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I'm using a remote 3rd party storage solution that does not have support for transactions.

I want to implement my own pseudo-ACIDity in .NET for this solution by simply attempting to rewrite/delete non-failing Entity inserts/update to get to an old-data-but-good-data state when other inserts/updates fail inside a transaction context.

Is it beneficial or easier to integrate with System.Transactions namespace somehow (anybody have horror or success stories on this? Is it compatible with the general idea of what I am trying to do?) or should I create my own Transaction classes and interfaces?

Edit: I found Implementing a Resource Manager on MSDN for integrating with System.Transactions, is this the way to go? Or should I just model a custom one on this pattern?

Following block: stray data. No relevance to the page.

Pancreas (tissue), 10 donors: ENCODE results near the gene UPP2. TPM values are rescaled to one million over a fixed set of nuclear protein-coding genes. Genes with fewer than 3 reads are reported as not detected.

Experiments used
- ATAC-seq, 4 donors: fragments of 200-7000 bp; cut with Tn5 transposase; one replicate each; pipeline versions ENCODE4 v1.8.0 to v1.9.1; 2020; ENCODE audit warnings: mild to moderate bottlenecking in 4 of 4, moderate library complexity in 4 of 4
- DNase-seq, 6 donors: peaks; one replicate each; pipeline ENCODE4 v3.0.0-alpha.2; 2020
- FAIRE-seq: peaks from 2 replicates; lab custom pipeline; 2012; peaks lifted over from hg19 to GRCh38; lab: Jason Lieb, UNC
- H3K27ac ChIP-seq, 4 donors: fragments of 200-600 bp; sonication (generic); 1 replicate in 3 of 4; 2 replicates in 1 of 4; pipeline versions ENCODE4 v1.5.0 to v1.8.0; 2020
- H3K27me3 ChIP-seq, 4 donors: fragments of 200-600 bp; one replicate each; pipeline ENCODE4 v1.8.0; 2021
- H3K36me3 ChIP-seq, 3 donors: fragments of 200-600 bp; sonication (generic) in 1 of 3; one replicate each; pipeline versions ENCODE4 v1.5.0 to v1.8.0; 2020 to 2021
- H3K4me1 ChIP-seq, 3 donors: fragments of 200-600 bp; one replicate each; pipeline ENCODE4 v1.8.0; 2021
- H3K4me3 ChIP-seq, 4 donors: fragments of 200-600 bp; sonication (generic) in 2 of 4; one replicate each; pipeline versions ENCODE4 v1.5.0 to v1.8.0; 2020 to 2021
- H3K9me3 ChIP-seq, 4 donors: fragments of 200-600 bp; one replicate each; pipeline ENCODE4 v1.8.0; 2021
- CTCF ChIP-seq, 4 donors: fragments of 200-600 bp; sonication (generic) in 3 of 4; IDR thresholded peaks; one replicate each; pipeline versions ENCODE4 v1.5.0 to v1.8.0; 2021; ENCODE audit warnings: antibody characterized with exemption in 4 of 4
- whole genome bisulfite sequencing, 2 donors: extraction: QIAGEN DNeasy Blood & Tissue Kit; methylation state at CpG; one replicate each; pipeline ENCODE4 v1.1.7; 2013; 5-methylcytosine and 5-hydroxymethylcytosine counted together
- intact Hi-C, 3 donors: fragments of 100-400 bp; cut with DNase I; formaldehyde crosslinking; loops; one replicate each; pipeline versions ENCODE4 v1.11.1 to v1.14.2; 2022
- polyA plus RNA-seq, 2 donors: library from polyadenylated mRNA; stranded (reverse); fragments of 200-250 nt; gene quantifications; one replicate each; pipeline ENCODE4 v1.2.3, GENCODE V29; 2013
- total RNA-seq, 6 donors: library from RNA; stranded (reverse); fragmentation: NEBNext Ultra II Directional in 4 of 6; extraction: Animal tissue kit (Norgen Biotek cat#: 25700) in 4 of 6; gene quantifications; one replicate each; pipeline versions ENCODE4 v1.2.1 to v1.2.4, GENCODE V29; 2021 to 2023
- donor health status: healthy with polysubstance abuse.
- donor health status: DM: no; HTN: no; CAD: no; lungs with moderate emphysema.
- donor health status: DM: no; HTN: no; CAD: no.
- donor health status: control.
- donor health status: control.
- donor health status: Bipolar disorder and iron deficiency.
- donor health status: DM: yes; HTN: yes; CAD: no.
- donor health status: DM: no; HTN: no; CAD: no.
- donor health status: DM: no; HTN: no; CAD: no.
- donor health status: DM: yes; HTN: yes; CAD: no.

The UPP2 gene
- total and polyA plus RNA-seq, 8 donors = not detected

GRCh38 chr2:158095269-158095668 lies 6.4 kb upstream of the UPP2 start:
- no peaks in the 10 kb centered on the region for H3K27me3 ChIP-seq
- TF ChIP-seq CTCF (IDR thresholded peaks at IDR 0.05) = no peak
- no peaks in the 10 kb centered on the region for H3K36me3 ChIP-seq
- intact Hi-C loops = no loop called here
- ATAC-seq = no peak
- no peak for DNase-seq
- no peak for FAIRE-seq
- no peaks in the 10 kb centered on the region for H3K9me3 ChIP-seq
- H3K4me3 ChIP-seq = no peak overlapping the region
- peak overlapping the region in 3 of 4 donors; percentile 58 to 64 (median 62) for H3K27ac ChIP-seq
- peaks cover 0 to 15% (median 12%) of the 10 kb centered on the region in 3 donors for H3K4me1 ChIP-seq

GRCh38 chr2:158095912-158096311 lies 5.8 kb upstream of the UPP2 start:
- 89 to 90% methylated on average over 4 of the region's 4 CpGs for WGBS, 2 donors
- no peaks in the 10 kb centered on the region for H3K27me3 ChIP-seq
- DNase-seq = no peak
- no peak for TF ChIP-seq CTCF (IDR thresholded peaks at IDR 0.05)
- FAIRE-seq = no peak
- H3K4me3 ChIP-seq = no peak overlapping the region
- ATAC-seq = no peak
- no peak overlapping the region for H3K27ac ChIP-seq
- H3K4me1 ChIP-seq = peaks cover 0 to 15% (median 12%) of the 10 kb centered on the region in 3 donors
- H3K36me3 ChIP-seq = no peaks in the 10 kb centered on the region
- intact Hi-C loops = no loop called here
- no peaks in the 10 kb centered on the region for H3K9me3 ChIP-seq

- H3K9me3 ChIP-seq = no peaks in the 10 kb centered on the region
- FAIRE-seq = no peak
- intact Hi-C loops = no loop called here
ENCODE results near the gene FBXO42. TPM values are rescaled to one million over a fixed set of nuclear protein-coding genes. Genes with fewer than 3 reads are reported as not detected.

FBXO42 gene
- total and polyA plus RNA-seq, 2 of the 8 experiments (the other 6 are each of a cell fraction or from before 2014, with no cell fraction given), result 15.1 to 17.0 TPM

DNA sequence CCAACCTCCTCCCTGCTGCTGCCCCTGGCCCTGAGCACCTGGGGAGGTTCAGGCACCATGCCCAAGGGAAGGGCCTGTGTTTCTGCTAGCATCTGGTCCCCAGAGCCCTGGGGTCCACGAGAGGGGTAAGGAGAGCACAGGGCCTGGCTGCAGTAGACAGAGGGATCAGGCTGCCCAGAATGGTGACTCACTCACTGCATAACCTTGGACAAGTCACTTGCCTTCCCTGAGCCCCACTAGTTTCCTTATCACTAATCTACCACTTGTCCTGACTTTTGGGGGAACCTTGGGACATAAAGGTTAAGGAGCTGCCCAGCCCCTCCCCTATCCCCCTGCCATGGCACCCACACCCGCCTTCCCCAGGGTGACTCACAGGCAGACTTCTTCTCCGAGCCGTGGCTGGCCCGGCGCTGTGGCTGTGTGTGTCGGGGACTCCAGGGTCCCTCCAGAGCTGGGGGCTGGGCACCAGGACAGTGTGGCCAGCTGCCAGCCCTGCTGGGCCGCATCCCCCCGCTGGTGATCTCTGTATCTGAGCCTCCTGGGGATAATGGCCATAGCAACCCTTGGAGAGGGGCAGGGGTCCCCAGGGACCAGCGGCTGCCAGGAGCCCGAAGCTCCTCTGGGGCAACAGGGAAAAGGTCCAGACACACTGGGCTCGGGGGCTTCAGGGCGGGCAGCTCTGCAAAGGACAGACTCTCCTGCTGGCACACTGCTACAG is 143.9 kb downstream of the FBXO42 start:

Edit: Reading Hibernate's docs, that is exactly the pattern I will utltimately want. Should I just download NHibernate and trim out all the SQL code or use its base classes and interfaces and implement my custom CRUD code or is it very SQL dependent? I've found myself already almost rewriting some of my methods to conform to its documentation.

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2 Answers 2

up vote 1 down vote accepted

;-) I was just adding that very link when I saw your edit.

I would probably explore that option first. Whenever there's an extensible framework available, you should hesitate to build one yourself.

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You should implement a resource manager, yes. Getting System.Transaction support is no small thing. It will allow your devs to, for example, commit updates to your resource as well as to Oracle, in the same unit of work. You get that for free if you build your library so that it is a resource manager.

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